Union says it will meet with managers in bid to settle de-recognition dispute

Tim Lezard

Yorkshire ambulanceUnite is offering to hold talks over the Easter holiday in a bid to settle the Yorkshire ambulance dispute over patient safety and de-recognition of the union.

Regional officer Terry Cunliffe said: “We are prepared to hold talks with the management at any time over the Easter holiday to resolve this dispute in the interests of patients and the general public.”

Unite has made the offer ahead of Tuesday’s strike by 450 paramedics and other ambulance staff members. They are currently on an overtime ban.

Terry Cunliffe said: “We are very conscious that the public in Yorkshire wants to see this dispute settled and we also want a resolution, but not at the expense of patient safety. To achieve this means addressing the underlying issues which are the de-recognition of Unite and discussing the workforce plan.

“I would be happy to meet the trust’s chief executive David Whiting, the deputy chief executive Stephen Moir and the trust chair Della Cannings, under the auspices of the conciliation service, Acas for meaningful and constructive talks over the holiday period.”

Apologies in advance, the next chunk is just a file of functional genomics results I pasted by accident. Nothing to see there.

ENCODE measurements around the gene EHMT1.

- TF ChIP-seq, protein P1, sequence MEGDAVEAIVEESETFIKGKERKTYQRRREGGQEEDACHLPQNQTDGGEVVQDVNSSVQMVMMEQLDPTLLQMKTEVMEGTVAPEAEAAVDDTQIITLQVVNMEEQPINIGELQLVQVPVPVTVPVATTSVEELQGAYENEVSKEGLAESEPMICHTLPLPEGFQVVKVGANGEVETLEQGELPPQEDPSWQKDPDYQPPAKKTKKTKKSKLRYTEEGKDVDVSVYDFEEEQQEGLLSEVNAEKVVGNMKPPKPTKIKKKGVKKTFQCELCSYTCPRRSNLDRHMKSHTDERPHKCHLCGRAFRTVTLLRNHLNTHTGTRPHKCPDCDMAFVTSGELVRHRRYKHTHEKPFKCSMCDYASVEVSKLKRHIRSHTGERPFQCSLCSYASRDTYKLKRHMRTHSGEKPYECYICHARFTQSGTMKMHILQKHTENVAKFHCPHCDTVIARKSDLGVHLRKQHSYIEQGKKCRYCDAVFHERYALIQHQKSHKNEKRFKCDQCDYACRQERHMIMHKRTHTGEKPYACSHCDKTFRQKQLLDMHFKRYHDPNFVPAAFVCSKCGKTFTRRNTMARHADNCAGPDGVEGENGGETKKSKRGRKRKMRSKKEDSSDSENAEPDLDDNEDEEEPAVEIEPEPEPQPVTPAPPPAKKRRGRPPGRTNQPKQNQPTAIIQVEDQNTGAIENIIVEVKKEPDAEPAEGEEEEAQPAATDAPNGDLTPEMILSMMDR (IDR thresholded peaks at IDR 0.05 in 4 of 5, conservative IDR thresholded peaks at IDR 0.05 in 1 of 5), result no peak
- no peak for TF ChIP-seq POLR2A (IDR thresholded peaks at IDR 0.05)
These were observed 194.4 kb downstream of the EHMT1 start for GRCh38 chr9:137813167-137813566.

The trust’s hardline management has de-recognised Unite as a trade union, after it raised concerns about patient safety as a result of the trust proposing to save £46 million over the next five years.

A key proposal by the trust is the introduction of emergency care assistants (ECAs) to work alongside more highly-trained paramedics. The ECA staff have only six weeks training, when a paramedic undergoes a two-year degree course.

This introduction has resulted in managers currently deploying unqualified staff to emergencies with, in some cases, other ECAs or unqualified assistant practitioners.

Unite has said the response to 999 calls is becoming a postcode lottery. The sick and injured may receive attention from a fully-trained paramedic crew, but, on the other hand, they could get a private ambulance containing unqualified staff.

The trust currently has over 300 staff who will be demoted and de-skilled as a result of the plans being introduced and the majority of these staff will have little or no opportunity of further training for at least seven years.


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Tim Lezard

Campaigning journalist, editor of @Union_NewsUK, NUJ exec member; lover of cricket, football, cycling, theatre and dodgy punk bands

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